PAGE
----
Repub­li­can law­mak­ers too far gone to back down now

The Times Herald (Norristown, PA) - - OPINION - Catherine Ram­pell Colum­nist

Repub­li­can law­mak­ers must ask them­selves this ques­tion at the end of Don­ald Trump’s pres­i­dency, when­ever that is. Per­haps then they will fi­nally in­ven­tory ev­ery mis­deed they ig­nored or en­cour­aged, ev­ery scar they seared into our repub­lic and its in­sti­tu­tions, in pur­suit of their holy grail: an­other Supreme Court seat.

Sens. Susan Collins and Lisa Murkowski have said they op­pose a vote on a Supreme Court nom­i­nee so close to the elec­tion. This prin­ci­ple, of course, was widely en­dorsed by Repub­li­cans four years ago, when the GOP-con­trolled Se­nate re­fused to even hold hear­ings for the nom­i­nee Pres­i­dent Barack Obama had put for­ward in March.

Pun­dits ask whether other sen­a­tors might sud­denly grow a con­science and keep to this prin­ci­ple. But that’s the wrong way to think about how most Repub­li­cans will make this de­ci­sion.

The prospect of an­other Supreme Court ap­point­ment was pre­cisely how Repub­li­can sen­a­tors as­suaged their con­sciences these past four years. Judges (and tax cuts) were not merely the jus­ti­fi­ca­tion but their ul­ti­mate re­ward for ac­cept­ing so much bad be­hav­ior from this ad­min­is­tra­tion.

The lure of pack­ing the bench with con­ser­va­tive jus­tices is pre­sum­ably why Repub­li­can of­fi­cials aban­doned their pu­ta­tive com­mit­ments to lim­ited gov­ern­ment and free mar­kets. It’s why they tossed aside free trade, fis­cal re­spon­si­bil­ity and not weaponiz­ing gov­ern­ment might to re­ward friends and pun­ish per­ceived en­e­mies.

It’s how the “Party of Lin­coln” ex­cused overt big­otry against Mus­lims; against U.S.born con­gress­women of color; against im­mi­grants from cer­tain coun­tries; against eth­nic mi­nori­ties who don’t share Trump sup­port­ers’ “good genes.” It’s how they brushed off his birtherism and retweets of white su­prem­a­cists.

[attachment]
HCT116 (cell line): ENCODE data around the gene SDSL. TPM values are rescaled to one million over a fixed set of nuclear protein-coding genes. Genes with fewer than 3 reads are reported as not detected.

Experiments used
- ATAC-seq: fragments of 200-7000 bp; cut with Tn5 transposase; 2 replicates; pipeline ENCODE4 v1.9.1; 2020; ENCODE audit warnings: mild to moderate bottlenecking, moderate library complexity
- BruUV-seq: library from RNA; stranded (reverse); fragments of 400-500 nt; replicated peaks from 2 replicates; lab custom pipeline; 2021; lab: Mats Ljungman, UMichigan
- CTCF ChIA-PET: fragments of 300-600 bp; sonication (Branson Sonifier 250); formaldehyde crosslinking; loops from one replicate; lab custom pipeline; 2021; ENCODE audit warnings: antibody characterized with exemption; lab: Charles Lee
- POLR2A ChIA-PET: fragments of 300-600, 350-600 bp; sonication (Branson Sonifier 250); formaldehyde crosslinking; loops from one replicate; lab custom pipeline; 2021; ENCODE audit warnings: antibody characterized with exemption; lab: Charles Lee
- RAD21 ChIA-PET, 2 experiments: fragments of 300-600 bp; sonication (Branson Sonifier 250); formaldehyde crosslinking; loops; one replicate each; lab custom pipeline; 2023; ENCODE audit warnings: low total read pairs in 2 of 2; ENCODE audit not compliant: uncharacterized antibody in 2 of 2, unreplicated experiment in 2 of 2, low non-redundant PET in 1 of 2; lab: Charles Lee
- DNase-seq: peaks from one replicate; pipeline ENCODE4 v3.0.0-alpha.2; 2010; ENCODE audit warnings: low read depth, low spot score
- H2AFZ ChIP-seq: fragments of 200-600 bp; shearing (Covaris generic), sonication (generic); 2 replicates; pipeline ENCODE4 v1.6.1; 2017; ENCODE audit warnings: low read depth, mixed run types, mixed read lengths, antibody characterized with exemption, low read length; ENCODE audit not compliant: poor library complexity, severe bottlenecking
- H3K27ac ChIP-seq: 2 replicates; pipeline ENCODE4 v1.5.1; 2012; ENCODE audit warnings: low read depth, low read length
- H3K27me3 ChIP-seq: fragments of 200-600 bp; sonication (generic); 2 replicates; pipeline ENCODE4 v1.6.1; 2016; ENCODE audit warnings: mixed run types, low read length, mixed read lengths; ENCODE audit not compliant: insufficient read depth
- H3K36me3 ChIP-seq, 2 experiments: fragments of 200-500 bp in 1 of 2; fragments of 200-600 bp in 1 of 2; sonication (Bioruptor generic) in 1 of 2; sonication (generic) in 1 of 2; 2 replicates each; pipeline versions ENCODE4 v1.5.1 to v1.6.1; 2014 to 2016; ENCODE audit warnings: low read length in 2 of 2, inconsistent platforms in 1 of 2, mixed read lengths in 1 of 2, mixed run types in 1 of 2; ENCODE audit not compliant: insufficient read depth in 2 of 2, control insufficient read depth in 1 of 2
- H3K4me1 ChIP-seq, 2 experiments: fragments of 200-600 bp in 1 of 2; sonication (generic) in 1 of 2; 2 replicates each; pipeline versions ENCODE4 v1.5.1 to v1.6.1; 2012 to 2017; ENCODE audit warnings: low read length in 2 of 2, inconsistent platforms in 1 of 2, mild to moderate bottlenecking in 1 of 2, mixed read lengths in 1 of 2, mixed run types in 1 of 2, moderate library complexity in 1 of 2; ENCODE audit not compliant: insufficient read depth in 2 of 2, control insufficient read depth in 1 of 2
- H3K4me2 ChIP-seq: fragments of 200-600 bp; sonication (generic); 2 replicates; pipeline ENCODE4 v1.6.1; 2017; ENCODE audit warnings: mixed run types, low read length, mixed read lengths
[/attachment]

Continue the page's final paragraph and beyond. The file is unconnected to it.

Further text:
It’s how so-called con­sti­tu­tional con­ser­va­tives ig­nored his at­tacks on the First Amend­ment; the gassing of peace­ful pro­test­ers for a photo op­por­tu­nity; his threats to “re­voke” li­censes of me­dia or­ga­ni­za­tions whose coverage he dis­likes.

It’s how a leg­is­la­ture that once ab­horred pres­i­den­tial tyranny has ac­cepted its own con­sti­tu­tional cas­tra­tion. GOP law­mak­ers will­ingly sub­mit­ted when Trump con­fis­cated their pow­ers of the purse; their power to reg­u­late com­merce with for­eign na­tions; their duty to ad­vise and con­sent on ma­jor ap­point­ments to the ex­ec­u­tive branch, now rid­dled with “act­ing” of­fi­cials.

It’s how these stew­ards of tax­payer dol­lars turned a blind eye to the ways Trump and his cronies have di­rected Trea­sury funds into their own pock­ets. It’s how a party that once pri­or­i­tized the ex­port of Amer­i­can demo­cratic val­ues came to ex­cuse ex­tort­ing for­eign lead­ers into do­ing per­sonal favors for Trump. It’s how they ac­cept a pres­i­dent who kow­tows to au­thor­i­tar­i­ans.

Even when it looked like the clock had al­most run out on their tacit trade — Amer­i­can democ­racy, swapped for tax cuts and judges — GOP law­mak­ers kept their eyes on the prize.

Repub­li­can sen­a­tors de­cided not to fix­ate on Trump’s mis­han­dling of our public health and eco­nomic crises nor even to ask what they might do to help. In­stead they have re­mained laser-fo­cused on their pre­cious bench. In the past month, nearly ev­ery Se­nate roll-call vote has re­lated to a ju­di­cial ap­point­ment; not one ad­dressed mount­ing hunger, school clo­sures, fi­nan­cial des­per­a­tion or Amer­i­can deaths.

Now GOP sen­a­tors see the op­por­tu­nity to replace Jus­tice Ruth Bader Gins­burg, a cham­pion of women’s rights, with some­one whose views on the sub­ject fall some­where be­tween the 18th and 19th cen­turies.

Today Repub­li­cans tell them­selves, and their con­stituents, that the trade-off has been worth it. Tomorrow, the ac­count­ing may look dif­fer­ent.

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